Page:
photo by Shirley Williams
Boxers participate in a patriotic training session at Sunchase Boxers breeder ranch in Tulsa, Okla., owned by Tracy Hendrickson. All of the dogs in the photo are related. Sam (bottom, far right) and Izzy (bottom, third from the left) are owned by Fred and Shirley Williams of Van Buren.
Most people enjoy time off with family and friends during the Fourth of July, but fireworks can be a source of anxiety and fear for the family pooch.
According to the HARTZ website, here are some ideas to keep your dog safe during the July 4 holiday:
Create a safe haven for your dog. Keep your dog inside and make a safe place for him, removing all objects that could cause harm. Make sure his go-to hiding spot is clear and accessible and don’t pull him out if he is hiding. If the fireworks are especially close to your house, take him to a friend’s house where the noise won’t be as loud. Also close all the curtains and blinds to keep out the bright light flashes and decrease the loud booms and make sure all the doors and windows are securely closed and locked. You may also want to put down some training pads in case your dog gets excited and has an accident.
Calm your dog with aromatherapy. There are many calming sprays out there to ease your dog’s stress. If his reaction is severe, talk to your vet for a prescription. Otherwise, try an over-the-counter remedy or at-home aromatherapy oil spray like lavender. Spray his coat and on a bandana or something that you can tie loosely around his neck.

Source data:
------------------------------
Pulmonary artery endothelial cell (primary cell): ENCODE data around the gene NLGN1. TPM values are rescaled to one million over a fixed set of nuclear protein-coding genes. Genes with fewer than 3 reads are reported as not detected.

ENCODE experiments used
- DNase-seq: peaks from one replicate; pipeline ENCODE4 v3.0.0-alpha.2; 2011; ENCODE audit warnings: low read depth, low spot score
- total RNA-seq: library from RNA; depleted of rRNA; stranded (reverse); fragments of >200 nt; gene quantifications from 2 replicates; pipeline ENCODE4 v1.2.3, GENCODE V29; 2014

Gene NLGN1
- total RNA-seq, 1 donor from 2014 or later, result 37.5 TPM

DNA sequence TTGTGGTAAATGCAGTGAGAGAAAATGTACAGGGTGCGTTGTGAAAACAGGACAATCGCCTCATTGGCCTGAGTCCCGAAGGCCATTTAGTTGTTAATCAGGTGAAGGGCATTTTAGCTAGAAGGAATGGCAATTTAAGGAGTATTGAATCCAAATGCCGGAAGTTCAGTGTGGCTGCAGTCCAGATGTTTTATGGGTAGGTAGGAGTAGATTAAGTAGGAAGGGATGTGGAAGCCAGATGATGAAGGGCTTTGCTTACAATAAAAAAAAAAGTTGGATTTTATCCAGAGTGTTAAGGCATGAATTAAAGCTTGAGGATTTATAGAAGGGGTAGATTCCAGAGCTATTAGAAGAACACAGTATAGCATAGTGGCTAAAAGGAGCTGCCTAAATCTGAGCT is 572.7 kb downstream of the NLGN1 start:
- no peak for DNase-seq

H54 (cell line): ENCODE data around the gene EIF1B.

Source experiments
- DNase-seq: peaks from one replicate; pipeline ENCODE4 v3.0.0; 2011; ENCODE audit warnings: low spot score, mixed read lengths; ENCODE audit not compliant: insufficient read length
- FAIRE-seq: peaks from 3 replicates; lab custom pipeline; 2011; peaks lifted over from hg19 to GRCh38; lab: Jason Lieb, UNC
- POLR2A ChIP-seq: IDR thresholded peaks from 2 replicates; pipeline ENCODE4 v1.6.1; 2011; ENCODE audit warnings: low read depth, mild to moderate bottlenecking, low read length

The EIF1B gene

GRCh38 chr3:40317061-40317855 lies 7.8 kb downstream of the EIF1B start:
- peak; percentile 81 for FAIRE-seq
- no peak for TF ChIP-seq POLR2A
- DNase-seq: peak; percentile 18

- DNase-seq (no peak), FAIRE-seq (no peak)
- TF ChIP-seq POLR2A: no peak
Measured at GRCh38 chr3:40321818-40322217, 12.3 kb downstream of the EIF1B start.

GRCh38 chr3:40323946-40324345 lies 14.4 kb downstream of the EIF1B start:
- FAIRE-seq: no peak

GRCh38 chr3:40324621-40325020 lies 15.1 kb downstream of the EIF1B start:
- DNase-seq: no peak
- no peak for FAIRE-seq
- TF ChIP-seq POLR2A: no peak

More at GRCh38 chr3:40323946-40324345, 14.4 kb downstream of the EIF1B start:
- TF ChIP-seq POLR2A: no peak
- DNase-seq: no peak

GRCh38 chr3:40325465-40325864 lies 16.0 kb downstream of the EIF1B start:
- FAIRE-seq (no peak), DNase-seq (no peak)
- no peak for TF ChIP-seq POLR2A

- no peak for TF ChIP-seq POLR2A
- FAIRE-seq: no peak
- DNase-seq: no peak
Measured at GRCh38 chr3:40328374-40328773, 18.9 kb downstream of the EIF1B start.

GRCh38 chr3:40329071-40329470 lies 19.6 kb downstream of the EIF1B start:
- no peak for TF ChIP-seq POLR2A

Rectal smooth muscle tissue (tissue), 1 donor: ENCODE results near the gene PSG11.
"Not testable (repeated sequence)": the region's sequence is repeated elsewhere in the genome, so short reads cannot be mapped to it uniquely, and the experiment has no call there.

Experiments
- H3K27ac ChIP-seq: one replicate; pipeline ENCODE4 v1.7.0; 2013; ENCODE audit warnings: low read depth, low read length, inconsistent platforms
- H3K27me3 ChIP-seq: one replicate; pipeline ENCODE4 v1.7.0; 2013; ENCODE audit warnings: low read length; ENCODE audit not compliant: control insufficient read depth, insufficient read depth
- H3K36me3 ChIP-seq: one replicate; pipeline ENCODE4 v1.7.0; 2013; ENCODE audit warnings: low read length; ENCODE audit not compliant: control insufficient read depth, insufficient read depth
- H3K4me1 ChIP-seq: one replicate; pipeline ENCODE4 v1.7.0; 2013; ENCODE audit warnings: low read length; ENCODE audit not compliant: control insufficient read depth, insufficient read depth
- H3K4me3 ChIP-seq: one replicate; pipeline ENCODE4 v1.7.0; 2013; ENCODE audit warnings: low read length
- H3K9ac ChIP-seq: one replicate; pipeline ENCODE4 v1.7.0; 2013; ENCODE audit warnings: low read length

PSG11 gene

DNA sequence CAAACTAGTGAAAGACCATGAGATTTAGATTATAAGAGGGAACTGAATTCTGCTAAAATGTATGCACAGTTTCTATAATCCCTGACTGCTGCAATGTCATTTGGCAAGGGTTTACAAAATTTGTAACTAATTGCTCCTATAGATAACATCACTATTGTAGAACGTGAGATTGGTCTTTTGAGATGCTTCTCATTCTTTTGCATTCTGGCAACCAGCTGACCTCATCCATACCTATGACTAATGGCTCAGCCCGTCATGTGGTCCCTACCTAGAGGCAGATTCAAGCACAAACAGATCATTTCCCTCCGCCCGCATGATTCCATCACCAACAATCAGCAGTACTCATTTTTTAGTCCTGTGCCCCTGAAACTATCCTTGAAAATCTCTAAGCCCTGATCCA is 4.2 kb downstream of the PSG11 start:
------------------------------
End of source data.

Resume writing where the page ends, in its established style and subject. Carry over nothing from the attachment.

Exercise your dog. Three or four hours before the celebration, take your dog for a long walk, run, to the dog park or play catch to wear him out. By releasing energy now, he’ll have less to exert during the fireworks and hopefully be less stressed.
Feed him a big meal. Feed your dog a big meal an hour or two before the celebration so he’ll feel relaxed and content.
Massage his nerves away. Have your dog lie down and gently massage his legs, shoulders, back, neck, and tips of his ears. You can even hold him during the fireworks and pet him to reduce anxiety.
Cuddle his fears away. It’s important to spend quality time with your dog after the fireworks or during if you are staying inside. This will calm him down and ensure him that everything is fine.
Provide some distractions. Try keeping your dog’s focus away from the fireworks by cuddling or playing. You can also give him a toy like a frozen treat or a rawhide to divert his attention. Try turning on the radio or the television to block out some of the holiday noises.
Make sure your dog has proper identification. Though not recommended, if you do take your dog to the fireworks make sure he is micro-chipped and wearing an ID collar in case he gets scared and bolts. Always keep your dog on a leash and keep him far away from where the fireworks are being set off.